Posts Tagged ‘scanner’

Scanner Support

27, May 2009

First the bad news, although some scanners are supported in ubuntu/linux many are either not supported at all or only basic scanning is supported, in my case my Visioneer 4800u is not supported at all! As I wanted to move completely over to ubuntu I decided to buy a second hand scanner from eBay. I checked for compatible scanners on the SANE [Scanner Access Now Easy] project page here by checking out the Supported Devices listed my Manufacturer page. I then bid on a Canon CanoScan N650U Flatbed Scanner and got is for £12.31 including postage [result!]

If your scanner is supported then you may need to add the SANE front and back ends to your system as follows: Open the [Synaptic Package Manager] and add the the following packages;

sane, sane-utls, xsane & xsane-common

You can now plug in your scanner and open the [XSane Image Scanner] from the [Applications], [Graphics] menu and if all goes well your scanner name should show in the dialogue title bar and if you press Scan you should be up and running.

Ubuntu Gusty v7.10 and possibly older versions may need to have scanbuttond (yes there is a d at the end) running for the scanner operation to be detected. To add the scanbuttond type the following in a [Terminal];

sudo apt-get install scanbuttoned

To run the program manually type the following after the prompt;

scanbuttond

To make this program run at start-up so you don’t have to do this each time you want to scan open [System], [Preferences], [Sessions] click on the [Start-up Programs] Tab then click the [+ Add] button. A new window will appear, add [Scanbutton] in the [Name] field and scanbuttond in the [Command] field [remember the “d” at the end of scanbuttond, then [OK] that and [Close] when you re start the PC scanbuttond will be running.

Some command line scanner options to try, type or copy and paste the following into the [Terminal] after the prompt;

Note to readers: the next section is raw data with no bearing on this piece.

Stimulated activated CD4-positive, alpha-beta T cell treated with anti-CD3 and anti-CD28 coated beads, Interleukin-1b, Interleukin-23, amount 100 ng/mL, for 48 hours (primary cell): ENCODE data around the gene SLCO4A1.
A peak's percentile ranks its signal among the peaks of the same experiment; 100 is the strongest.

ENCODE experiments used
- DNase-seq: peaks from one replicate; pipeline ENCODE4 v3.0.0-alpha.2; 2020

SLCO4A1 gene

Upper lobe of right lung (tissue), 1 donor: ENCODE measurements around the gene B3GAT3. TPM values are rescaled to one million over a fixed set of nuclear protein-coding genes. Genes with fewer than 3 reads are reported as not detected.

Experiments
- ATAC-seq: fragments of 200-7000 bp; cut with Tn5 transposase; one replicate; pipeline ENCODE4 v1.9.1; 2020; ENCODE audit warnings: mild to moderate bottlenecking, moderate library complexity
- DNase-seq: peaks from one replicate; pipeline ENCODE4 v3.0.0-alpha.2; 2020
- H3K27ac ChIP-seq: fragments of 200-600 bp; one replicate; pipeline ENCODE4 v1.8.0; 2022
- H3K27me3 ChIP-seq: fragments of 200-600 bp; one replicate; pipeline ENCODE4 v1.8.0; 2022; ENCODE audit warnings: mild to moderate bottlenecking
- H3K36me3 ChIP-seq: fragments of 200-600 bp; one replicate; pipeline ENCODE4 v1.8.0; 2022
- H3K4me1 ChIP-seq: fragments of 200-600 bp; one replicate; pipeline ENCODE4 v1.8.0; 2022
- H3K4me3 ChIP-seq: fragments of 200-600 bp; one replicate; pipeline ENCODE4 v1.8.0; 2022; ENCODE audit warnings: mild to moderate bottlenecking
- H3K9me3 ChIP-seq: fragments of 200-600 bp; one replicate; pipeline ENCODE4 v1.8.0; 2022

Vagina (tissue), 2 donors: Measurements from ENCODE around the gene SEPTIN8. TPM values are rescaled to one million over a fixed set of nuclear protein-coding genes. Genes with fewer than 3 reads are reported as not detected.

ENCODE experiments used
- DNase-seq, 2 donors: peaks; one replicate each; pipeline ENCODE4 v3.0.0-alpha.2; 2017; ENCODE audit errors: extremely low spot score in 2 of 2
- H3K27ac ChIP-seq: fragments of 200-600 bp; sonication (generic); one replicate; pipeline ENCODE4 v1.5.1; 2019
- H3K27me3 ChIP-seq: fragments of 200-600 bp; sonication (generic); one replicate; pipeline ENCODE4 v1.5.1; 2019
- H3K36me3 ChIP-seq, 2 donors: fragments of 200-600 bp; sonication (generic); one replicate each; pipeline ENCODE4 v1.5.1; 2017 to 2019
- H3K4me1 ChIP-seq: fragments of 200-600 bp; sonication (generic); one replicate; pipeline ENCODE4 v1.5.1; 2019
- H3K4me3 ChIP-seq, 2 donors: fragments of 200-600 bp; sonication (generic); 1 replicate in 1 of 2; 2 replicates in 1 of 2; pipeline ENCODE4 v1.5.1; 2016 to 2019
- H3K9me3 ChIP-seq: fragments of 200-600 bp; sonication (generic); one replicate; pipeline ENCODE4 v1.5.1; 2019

This will produce a scan without using the XScane graphical interface

scanimage -x 210 -y 290 –resolution 400 –mode Color > /home/yourname/output.jpg

change [yourname] for the name of your [Home] folder and this should produce a scan called output.jpg.

These command line options will help identify your scanner for problem solving;

sane-find-scanner -v -v

scanimage -L

cat /proc/bus/usb/devices

redirect their output to a text file to make things easier by adding >> scanner_test.txt to the end of each line. The >> part appends the text to the end of the last so you will not overwrite the output from the last command.

sane-find-scanner -v -v >> scanner_test.txt

or use this script, create the script file using;

touch scanner_test.sh

open the file with;

gedit scanner_test.sh

then copy and paste the text below into it.

#!/bin/sh
## created by Martin Cooper 27 May, 2009 ##
##
echo “Scanner test script” >> scanner_test.txt
echo “sane-find-scanner -v -v output” >> scanner_test.txt
echo “*********************************************” >> scanner_test.txt
sane-find-scanner -v -v >> scanner_test.txt
echo “scanimage -L output” >> scanner_test.txt
echo “*********************************************” >> scanner_test.txt
scanimage -L >> scanner_test.txt
echo “cat /proc/bus/usb/devices” >> scanner_test.txt
echo “*********************************************” >> scanner_test.txt
cat /proc/bus/usb/devices >> scanner_test.txt

now save the file and make it executable with;

chmod +x ~/scanner_test.sh

and now run it by running this command

./scanner_test.sh

or double click on the file. The result will now be in the file scanner_test.txt in your home Directory.

Notes: Feisty v 7.04 onwards Gnome Desktop

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